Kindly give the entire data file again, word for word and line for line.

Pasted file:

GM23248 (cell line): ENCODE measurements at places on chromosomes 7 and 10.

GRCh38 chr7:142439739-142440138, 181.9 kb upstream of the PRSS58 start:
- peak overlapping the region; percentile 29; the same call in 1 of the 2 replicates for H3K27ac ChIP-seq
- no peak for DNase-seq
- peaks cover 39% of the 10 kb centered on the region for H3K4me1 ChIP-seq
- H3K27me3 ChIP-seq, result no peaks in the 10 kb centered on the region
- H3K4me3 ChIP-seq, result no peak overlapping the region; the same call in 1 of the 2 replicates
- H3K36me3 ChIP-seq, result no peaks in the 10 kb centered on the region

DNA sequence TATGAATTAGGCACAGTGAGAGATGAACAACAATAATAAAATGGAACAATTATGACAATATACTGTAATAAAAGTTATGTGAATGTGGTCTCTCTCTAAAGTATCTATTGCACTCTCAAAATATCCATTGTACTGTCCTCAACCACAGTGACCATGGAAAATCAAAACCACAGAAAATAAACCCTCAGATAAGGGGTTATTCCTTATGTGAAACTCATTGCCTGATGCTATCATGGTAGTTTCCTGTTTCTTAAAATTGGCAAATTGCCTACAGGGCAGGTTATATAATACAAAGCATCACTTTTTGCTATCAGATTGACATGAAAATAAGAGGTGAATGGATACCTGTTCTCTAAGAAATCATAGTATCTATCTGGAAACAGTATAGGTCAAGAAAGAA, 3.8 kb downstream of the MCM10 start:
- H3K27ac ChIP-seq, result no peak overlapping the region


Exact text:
GM23248 (cell line): ENCODE measurements at places on chromosomes 7 and 10.

GRCh38 chr7:142439739-142440138, 181.9 kb upstream of the PRSS58 start:
- peak overlapping the region; percentile 29; the same call in 1 of the 2 replicates for H3K27ac ChIP-seq
- no peak for DNase-seq
- peaks cover 39% of the 10 kb centered on the region for H3K4me1 ChIP-seq
- H3K27me3 ChIP-seq, result no peaks in the 10 kb centered on the region
- H3K4me3 ChIP-seq, result no peak overlapping the region; the same call in 1 of the 2 replicates
- H3K36me3 ChIP-seq, result no peaks in the 10 kb centered on the region

DNA sequence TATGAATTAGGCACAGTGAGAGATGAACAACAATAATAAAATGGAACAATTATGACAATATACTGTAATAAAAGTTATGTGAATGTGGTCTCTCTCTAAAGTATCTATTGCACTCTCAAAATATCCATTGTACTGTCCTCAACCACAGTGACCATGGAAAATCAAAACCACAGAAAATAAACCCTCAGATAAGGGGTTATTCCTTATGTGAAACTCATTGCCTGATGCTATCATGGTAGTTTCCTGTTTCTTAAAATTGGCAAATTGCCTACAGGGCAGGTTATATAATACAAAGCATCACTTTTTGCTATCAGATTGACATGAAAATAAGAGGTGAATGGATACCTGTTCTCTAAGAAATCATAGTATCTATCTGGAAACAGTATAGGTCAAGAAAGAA, 3.8 kb downstream of the MCM10 start:
- H3K27ac ChIP-seq, result no peak overlapping the region